Today we will run through one way of estimating the intrinsic value of Seacor Holdings Inc. (NYSE:CKH) by estimating the company's future cash flows and discounting them to their present value. We will use the Discounted Cash Flow (DCF) model on this occasion. Don't get put off by the jargon, the math behind it is actually quite straightforward.
We generally believe that a company's value is the present value of all of the cash it will generate in the future. However, a DCF is just one valuation metric among many, and it is not without flaws. For those who are keen learners of equity analysis, the Simply Wall St analysis model here may be something of interest to you.
Crunching the numbers
We are going to use a two-stage DCF model, which, as the name states, takes into account two stages of growth. The first stage is generally a higher growth period which levels off heading towards the terminal value, captured in the second 'steady growth' period. In the first stage we need to estimate the cash flows to the business over the next ten years. Where possible we use analyst estimates, but when these aren't available we extrapolate the previous free cash flow (FCF) from the last estimate or reported value. We assume companies with shrinking free cash flow will slow their rate of shrinkage, and that companies with growing free cash flow will see their growth rate slow, over this period. We do this to reflect that growth tends to slow more in the early years than it does in later years.
A DCF is all about the idea that a dollar in the future is less valuable than a dollar today, and so the sum of these future cash flows is then discounted to today's value:
10-year free cash flow (FCF) estimate
Levered FCF ($, Millions)
Growth Rate Estimate Source
Est @ 1.66%
Est @ 1.78%
Est @ 1.86%
Est @ 1.91%
Est @ 1.95%
Est @ 1.98%
Est @ 2%
Est @ 2.01%
Present Value ($, Millions) Discounted @ 7.6%
("Est" = FCF growth rate estimated by Simply Wall St)
Present Value of 10-year Cash Flow (PVCF) = US$455m
We now need to calculate the Terminal Value, which accounts for all the future cash flows after this ten year period. The Gordon Growth formula is used to calculate Terminal Value at a future annual growth rate equal to the 5-year average of the 10-year government bond yield of 2.0%. We discount the terminal cash flows to today's value at a cost of equity of 7.6%.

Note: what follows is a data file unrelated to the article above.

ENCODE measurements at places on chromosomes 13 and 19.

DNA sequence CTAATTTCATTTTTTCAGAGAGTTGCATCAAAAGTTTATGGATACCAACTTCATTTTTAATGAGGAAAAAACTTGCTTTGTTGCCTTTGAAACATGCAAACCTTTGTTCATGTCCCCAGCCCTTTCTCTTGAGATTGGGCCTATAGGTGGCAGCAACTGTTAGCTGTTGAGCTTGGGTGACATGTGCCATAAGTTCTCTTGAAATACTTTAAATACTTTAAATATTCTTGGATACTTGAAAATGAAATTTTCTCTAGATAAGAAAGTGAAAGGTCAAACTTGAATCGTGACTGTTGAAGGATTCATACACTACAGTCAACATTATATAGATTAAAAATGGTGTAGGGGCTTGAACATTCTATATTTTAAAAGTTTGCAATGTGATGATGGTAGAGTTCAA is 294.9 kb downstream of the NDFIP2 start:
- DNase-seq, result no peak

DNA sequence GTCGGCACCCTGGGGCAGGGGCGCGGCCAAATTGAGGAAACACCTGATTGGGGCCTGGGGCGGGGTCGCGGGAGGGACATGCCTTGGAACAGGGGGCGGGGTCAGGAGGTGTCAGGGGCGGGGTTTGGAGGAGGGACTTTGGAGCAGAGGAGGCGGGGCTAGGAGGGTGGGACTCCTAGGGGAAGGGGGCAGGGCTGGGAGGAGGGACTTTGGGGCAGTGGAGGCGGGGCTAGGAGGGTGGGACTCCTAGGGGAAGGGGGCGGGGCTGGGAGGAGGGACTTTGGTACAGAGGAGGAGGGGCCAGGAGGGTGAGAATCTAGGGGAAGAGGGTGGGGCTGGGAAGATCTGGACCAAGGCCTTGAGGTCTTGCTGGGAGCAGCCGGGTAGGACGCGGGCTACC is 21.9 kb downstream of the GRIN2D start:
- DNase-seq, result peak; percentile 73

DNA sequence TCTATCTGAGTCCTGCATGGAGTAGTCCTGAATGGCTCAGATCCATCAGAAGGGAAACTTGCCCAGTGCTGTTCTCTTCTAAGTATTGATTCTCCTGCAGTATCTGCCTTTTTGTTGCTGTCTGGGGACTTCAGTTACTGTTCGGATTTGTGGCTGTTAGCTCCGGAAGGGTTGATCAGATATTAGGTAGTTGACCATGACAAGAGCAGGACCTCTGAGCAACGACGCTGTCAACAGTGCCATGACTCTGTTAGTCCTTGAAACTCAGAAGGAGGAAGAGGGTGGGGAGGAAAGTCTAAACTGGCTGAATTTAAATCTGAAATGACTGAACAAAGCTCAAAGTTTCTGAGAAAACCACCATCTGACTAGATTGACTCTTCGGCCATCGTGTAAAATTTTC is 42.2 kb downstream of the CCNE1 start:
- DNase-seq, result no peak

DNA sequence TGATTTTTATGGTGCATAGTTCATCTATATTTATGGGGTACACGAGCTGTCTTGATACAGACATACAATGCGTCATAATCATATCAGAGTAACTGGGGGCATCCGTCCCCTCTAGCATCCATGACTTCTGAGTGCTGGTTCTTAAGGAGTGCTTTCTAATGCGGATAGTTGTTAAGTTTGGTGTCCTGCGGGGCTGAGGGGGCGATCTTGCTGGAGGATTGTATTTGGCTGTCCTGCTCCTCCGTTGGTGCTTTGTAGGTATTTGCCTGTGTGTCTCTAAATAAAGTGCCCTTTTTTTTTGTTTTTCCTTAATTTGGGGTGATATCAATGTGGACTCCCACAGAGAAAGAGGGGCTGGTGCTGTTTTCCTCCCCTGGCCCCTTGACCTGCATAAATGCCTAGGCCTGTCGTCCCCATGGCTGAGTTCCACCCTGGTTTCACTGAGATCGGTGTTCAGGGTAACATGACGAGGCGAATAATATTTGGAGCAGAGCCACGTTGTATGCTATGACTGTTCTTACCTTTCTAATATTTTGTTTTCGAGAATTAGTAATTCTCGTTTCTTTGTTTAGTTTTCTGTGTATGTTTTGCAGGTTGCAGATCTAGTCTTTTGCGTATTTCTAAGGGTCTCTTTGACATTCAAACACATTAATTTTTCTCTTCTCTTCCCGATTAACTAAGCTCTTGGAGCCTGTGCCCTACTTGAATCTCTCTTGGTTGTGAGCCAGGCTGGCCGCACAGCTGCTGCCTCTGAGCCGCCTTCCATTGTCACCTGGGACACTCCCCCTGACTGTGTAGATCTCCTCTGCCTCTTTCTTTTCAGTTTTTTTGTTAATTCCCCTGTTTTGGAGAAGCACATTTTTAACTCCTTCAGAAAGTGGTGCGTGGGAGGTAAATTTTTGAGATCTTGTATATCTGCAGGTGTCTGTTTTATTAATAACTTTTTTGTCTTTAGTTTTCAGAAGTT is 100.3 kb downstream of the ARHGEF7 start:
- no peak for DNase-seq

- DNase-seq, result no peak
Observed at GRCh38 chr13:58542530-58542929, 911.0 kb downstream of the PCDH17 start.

Terminal Value (TV)= FCF2030 × (1 + g) ÷ (r – g) = US$76m× (1 + 2.0%) ÷ (7.6%– 2.0%) = US$1.4b
Present Value of Terminal Value (PVTV)= TV / (1 + r)10= US$1.4b÷ ( 1 + 7.6%)10= US$661m
The total value, or equity value, is then the sum of the present value of the future cash flows, which in this case is US$1.1b. The last step is to then divide the equity value by the number of shares outstanding. Compared to the current share price of US$41.4, the company appears a touch undervalued at a 24% discount to where the stock price trades currently. Remember though, that this is just an approximate valuation, and like any complex formula - garbage in, garbage out.
Now the most important inputs to a discounted cash flow are the discount rate, and of course, the actual cash flows. You don't have to agree with these inputs, I recommend redoing the calculations yourself and playing with them. The DCF also does not consider the possible cyclicality of an industry, or a company's future capital requirements, so it does not give a full picture of a company's potential performance. Given that we are looking at Seacor Holdings as potential shareholders, the cost of equity is used as the discount rate, rather than the cost of capital (or weighted average cost of capital, WACC) which accounts for debt. In this calculation we've used 7.6%, which is based on a levered beta of 1.071. Beta is a measure of a stock's volatility, compared to the market as a whole. We get our beta from the industry average beta of globally comparable companies, with an imposed limit between 0.8 and 2.0, which is a reasonable range for a stable business.
Valuation is only one side of the coin in terms of building your investment thesis, and it shouldn't be the only metric you look at when researching a company. The DCF model is not a perfect stock valuation tool. Rather it should be seen as a guide to "what assumptions need to be true for this stock to be under/overvalued?" If a company grows at a different rate, or if its cost of equity or risk free rate changes sharply, the output can look very different. Why is the intrinsic value higher than the current share price? For Seacor Holdings, there are three relevant items you should consider:
Risks: Be aware that Seacor Holdings is showing 1 warning sign in our investment analysis , you should know about...
Future Earnings: How does CKH's growth rate compare to its peers and the wider market? Dig deeper into the analyst consensus number for the upcoming years by interacting with our free analyst growth expectation chart.
Other High Quality Alternatives: Do you like a good all-rounder? Explore our interactive list of high quality stocks to get an idea of what else is out there you may be missing!
PS. The Simply Wall St app conducts a discounted cash flow valuation for every stock on the NYSE every day. If you want to find the calculation for other stocks just search here.
This article by Simply Wall St is general in nature. It does not constitute a recommendation to buy or sell any stock, and does not take account of your objectives, or your financial situation. We aim to bring you long-term focused analysis driven by fundamental data. Note that our analysis may not factor in the latest price-sensitive company announcements or qualitative material. Simply Wall St has no position in any stocks mentioned.
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